SNAP Companion Program: What Is SNAP E&T and How Does It Apply to Recipients?

elderly woman purchasing fresh produce with SNAP

SNAP Employment and Training, or SNAP E&T, helps SNAP recipients gain the skills, training or work experience they need to find and hold a stable job. The U.S. Department of Agriculture requires states to have a SNAP E&T program, which is provided with $300 million annually to administer them.

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SNAP E&T is part of SNAP’s general work requirements. According to the USDA, participants may be excluded from work requirements if they are:

  • Working at least 30 hours a week (or earning wages at least equal to the federal minimum wage multiplied by 30 hours)
  • Meeting work requirements for another program (TANF or unemployment compensation)
  • Taking care of a child under 6 or an incapacitated person
  • Unable to work due to a physical or mental limitation
  • Participating regularly in an alcohol or drug treatment program
  • Studying in school or a training program at least half-time (college students are subject to other eligibility rules)

States determine their annual SNAP E&T Plans and can decide which SNAP recipients can serve (as well as whether participation is mandatory or voluntary), what services are offered and who will provide the services. Services can be offered by the state, community colleges, community-based organizations and/or American Job Centers engaged by the state, says the USDA.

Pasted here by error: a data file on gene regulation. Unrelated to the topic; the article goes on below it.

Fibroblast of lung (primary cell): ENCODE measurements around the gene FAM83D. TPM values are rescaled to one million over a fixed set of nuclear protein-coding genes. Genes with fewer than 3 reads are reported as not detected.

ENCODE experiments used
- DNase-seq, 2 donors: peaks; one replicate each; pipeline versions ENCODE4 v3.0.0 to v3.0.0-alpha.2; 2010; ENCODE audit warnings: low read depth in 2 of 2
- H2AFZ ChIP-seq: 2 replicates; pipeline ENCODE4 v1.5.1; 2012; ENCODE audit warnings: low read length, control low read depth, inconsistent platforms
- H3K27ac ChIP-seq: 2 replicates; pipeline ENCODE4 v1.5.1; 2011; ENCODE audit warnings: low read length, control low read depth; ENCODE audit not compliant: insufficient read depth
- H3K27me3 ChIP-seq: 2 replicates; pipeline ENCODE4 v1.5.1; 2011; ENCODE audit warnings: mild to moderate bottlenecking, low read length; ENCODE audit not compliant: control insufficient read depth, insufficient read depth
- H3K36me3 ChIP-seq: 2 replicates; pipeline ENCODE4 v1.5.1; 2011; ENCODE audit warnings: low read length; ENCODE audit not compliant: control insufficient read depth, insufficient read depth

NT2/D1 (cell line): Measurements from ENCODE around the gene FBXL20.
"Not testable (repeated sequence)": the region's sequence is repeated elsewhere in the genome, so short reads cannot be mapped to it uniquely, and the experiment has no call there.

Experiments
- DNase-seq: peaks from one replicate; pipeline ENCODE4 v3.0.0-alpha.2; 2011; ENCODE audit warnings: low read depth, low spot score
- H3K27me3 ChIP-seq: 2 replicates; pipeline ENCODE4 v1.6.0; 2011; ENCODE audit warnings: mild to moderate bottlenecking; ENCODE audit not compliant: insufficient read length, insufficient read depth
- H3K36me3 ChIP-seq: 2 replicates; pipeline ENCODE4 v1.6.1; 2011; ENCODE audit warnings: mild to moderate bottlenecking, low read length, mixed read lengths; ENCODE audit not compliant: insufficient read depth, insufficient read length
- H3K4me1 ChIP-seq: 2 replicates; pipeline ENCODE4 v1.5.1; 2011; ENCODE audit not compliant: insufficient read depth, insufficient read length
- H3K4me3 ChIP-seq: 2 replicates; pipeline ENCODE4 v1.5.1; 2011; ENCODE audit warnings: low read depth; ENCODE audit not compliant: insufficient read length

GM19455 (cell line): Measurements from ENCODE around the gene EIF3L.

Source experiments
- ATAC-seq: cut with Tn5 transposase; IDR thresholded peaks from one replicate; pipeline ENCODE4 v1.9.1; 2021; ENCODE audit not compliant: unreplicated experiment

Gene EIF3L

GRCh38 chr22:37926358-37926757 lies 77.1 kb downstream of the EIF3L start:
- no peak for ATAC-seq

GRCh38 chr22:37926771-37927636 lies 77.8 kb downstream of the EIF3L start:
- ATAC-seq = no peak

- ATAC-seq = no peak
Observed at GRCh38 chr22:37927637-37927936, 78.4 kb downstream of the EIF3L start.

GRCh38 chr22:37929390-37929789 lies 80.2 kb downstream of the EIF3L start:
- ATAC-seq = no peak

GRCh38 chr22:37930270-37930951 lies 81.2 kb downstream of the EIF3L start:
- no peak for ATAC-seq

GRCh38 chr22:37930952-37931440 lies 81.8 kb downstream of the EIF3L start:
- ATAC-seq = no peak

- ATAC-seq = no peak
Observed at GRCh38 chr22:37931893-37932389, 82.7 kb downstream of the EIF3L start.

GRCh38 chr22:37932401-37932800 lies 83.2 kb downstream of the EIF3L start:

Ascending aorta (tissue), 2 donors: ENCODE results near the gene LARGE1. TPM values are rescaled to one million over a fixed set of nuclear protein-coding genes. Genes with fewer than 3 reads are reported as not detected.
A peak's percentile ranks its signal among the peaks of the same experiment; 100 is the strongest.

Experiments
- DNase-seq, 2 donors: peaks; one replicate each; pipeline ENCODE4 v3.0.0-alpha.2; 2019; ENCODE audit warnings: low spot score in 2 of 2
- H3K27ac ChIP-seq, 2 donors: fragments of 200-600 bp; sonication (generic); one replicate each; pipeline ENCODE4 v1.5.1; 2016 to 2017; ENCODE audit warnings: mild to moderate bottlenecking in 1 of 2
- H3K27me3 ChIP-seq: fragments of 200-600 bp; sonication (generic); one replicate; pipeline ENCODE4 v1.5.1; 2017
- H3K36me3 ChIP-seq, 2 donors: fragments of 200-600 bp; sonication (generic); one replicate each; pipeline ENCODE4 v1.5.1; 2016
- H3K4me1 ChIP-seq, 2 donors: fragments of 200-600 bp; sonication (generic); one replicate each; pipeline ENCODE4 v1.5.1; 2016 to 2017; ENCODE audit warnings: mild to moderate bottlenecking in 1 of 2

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States can choose to offer one or more of the following employment and training activities:

  • Job search/job search training
  • Workfare or community service
  • Work experience
  • Self-employment program
  • Educational programs
  • Vocational education
  • Job retention

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Federal funds can also be used to reduce barriers to work by providing supportive services. These services include:

  • Transportation
  • Dependent care costs
  • Safety equipment
  • Supplies and books related to training

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About the Author

Josephine Nesbit is a freelance writer specializing in real estate and personal finance. She grew up in New England but is now based out of Ohio where she attended The Ohio State University and lives with her two toddlers and fiancé. Her work has appeared in print and online publications such as Fox Business and Scotsman Guide.
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